Figure 25. The last council of the Potawatomi Indians with Commissioners of the United States Government, held in Chicago, September 26, 1833. Reprinted from “The Last Council of the Pottawatomies, 1833,” by Lawrence C. Earle, 1902 (https://chicagology.com/goldenage/goldenage105/earle/earle6/).
Unfortunately, the Nottawaseppi Reservation was a momentary home in Michigan. In the 1833 Treaty of Chicago, signed September 26, 1833, the Potawatomi (including the Nottawaseppi Huron Band) ceded the Nottawaseppi Reservation and other lands located in Michigan to the United States. The treaty required the Potawatomi to remove west to new reservations in the Kansas Territory. Consequently, the U.S. Government ordered an involuntary removal of nearly every band of Potawatomi to Kansas by 1838.
Between 1833 and 1840, the ancestors of today’s Nottawaseppi Huron Band of the Potawatomi (NHBP) continued to reside on the ceded Nottawaseppi Reserve and other lands surrendered in the 1807 and 1821 Treaties (Summary Under the Criteria and Evidence for Proposed Finding Huron Potawatomi, Inc., 1995, p. 9). By this time, their traditional means of providing for their families had suffered greatly, and the band was in a dramatically weakened state. To make matters worse, the Tribe suffered greatly during the winter of 1839-1840 because the government intentionally limited assistance and provisions to make removal to Kansas more achievable (Rodwan & Anewishki, 2009, p. 6).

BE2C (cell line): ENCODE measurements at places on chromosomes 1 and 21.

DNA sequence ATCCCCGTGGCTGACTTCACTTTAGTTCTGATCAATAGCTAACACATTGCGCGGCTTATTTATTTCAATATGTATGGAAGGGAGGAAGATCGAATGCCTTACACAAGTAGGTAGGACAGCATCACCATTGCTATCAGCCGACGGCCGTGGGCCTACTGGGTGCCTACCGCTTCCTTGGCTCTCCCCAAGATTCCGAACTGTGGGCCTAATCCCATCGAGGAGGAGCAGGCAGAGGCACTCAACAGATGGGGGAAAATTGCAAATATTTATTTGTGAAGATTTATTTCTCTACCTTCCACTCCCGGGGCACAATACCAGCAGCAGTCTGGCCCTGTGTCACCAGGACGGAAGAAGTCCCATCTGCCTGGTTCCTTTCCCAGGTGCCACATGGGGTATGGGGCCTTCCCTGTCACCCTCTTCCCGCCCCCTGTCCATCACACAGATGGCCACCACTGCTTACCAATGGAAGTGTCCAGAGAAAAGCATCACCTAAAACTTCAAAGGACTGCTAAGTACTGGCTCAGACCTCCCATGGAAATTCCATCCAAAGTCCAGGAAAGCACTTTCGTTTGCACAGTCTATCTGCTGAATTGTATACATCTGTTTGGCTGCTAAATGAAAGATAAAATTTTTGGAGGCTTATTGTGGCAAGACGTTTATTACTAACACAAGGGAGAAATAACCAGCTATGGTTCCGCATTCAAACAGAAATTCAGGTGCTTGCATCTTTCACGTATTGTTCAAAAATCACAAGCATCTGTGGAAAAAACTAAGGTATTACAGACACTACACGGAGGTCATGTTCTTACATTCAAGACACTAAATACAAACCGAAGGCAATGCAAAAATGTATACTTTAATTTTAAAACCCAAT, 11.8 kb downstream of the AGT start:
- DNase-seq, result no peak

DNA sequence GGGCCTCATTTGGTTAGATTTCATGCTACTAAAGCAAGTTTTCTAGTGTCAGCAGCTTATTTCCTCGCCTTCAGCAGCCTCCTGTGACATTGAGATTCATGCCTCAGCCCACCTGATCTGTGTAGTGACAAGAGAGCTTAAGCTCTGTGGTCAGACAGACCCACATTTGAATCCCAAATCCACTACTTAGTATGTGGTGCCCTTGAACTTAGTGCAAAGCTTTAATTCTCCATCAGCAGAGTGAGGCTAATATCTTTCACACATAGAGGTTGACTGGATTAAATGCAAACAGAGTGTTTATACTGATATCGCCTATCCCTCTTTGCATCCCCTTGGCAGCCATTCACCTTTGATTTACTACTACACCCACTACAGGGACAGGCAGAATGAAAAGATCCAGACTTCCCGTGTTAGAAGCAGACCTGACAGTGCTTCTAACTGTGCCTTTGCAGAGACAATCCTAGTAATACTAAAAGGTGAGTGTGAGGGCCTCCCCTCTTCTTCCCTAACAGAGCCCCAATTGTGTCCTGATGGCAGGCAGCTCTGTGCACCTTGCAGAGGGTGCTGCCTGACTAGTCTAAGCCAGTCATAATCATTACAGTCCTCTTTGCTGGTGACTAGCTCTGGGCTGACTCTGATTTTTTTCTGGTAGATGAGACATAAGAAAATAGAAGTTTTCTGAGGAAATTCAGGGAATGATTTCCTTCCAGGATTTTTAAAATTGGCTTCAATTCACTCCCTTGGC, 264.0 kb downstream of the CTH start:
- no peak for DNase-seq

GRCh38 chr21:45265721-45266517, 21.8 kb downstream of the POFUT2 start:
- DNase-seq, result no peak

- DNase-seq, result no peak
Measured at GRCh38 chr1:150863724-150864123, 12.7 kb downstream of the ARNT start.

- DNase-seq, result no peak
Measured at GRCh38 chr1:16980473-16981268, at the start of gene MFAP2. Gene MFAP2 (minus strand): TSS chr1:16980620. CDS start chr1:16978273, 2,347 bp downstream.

Many Nottawaseppi Huron Potawatomi sought to avoid removal by fleeing to Potawatomi lands outside the reach of the United States army (i.e., Walpole Island located in what is now Canada), to lands still controlled by Ottawa kin north of the Grand River, or to protected Mission Communities in what is now Bradley and Holland, Michigan.
Earle, L. (1902). The Last Council of the Pottawatomies, 1833 (125 West Monroe Street, Chicago, IL). Chicago National Bank Building. https://chicagology.com/goldenage/goldenage105/earle/earle6/
Rodwan, J., & Anewishki, V. (2009). NHBP History Book: A People in Progress. Nottawaseppi Huron Band of the Potawatomi Environmental Department.
Summary Under the Criteria and Evidence for Proposed Finding Huron Potawatomi, Inc. (1995). United States Department of the Interior Bureau of Indian Affairs Branch of Acknowledgement and Research. https://www.bia.gov/sites/bia.gov/files/assets/as-ia/ofa/petition/009_hurpot_MI/009_pf.pdf